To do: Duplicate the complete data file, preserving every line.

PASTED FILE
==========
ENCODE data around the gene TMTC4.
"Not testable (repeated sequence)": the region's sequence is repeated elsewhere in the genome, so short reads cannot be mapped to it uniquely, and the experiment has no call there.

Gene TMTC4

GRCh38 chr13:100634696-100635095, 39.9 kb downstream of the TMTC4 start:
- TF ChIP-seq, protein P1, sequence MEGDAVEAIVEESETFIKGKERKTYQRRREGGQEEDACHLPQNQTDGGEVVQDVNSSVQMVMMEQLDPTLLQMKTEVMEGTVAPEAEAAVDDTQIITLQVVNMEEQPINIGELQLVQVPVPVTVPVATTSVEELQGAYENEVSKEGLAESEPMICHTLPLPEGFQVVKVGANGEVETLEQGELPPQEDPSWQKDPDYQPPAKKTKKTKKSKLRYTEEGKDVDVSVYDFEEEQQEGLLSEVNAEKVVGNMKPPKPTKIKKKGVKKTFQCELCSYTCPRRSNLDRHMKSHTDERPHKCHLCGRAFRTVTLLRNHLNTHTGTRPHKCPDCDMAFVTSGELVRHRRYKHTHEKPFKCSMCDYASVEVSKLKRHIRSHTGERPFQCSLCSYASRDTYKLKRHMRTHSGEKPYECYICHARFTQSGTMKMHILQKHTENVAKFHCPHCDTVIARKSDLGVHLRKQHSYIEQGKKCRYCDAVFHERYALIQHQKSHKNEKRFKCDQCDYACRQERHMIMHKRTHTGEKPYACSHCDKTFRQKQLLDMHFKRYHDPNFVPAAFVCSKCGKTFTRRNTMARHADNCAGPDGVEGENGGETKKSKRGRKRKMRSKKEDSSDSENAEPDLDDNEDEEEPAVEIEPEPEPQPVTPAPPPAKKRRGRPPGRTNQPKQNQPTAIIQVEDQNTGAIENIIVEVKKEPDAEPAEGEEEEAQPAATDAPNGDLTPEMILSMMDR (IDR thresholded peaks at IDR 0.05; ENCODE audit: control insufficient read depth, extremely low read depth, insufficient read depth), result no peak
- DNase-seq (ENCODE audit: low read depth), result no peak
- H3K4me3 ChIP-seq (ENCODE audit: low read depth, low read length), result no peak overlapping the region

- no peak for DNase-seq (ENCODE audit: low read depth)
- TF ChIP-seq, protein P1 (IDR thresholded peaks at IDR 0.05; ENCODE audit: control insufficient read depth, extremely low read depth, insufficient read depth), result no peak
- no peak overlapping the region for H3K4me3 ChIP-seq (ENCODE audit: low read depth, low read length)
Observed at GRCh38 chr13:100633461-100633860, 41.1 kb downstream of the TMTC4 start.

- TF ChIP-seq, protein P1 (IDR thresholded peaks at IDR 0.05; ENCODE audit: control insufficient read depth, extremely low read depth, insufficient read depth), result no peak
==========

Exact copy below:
ENCODE data around the gene TMTC4.
"Not testable (repeated sequence)": the region's sequence is repeated elsewhere in the genome, so short reads cannot be mapped to it uniquely, and the experiment has no call there.

Gene TMTC4

GRCh38 chr13:100634696-100635095, 39.9 kb downstream of the TMTC4 start:
- TF ChIP-seq, protein P1, sequence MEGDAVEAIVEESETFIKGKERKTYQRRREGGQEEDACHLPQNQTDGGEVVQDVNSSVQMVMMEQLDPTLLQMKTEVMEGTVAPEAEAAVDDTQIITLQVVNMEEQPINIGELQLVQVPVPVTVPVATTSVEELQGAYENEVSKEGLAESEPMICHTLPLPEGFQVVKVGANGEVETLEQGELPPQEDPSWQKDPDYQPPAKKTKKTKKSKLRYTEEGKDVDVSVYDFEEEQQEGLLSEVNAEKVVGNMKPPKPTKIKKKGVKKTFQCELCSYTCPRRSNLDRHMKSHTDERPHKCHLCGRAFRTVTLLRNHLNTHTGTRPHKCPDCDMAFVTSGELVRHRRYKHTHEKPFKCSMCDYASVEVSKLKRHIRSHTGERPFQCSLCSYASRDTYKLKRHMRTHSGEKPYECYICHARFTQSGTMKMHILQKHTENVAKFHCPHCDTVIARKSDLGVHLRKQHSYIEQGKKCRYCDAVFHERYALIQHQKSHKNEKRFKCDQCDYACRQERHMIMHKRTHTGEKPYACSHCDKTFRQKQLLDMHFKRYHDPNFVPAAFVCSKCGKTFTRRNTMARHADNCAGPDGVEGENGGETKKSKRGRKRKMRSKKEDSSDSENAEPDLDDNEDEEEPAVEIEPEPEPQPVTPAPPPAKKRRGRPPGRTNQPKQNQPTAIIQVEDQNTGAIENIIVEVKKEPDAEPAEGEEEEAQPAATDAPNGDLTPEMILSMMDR (IDR thresholded peaks at IDR 0.05; ENCODE audit: control insufficient read depth, extremely low read depth, insufficient read depth), result no peak
- DNase-seq (ENCODE audit: low read depth), result no peak
- H3K4me3 ChIP-seq (ENCODE audit: low read depth, low read length), result no peak overlapping the region

- no peak for DNase-seq (ENCODE audit: low read depth)
- TF ChIP-seq, protein P1 (IDR thresholded peaks at IDR 0.05; ENCODE audit: control insufficient read depth, extremely low read depth, insufficient read depth), result no peak
- no peak overlapping the region for H3K4me3 ChIP-seq (ENCODE audit: low read depth, low read length)
Observed at GRCh38 chr13:100633461-100633860, 41.1 kb downstream of the TMTC4 start.

- TF ChIP-seq, protein P1 (IDR thresholded peaks at IDR 0.05; ENCODE audit: control insufficient read depth, extremely low read depth, insufficient read depth), result no peak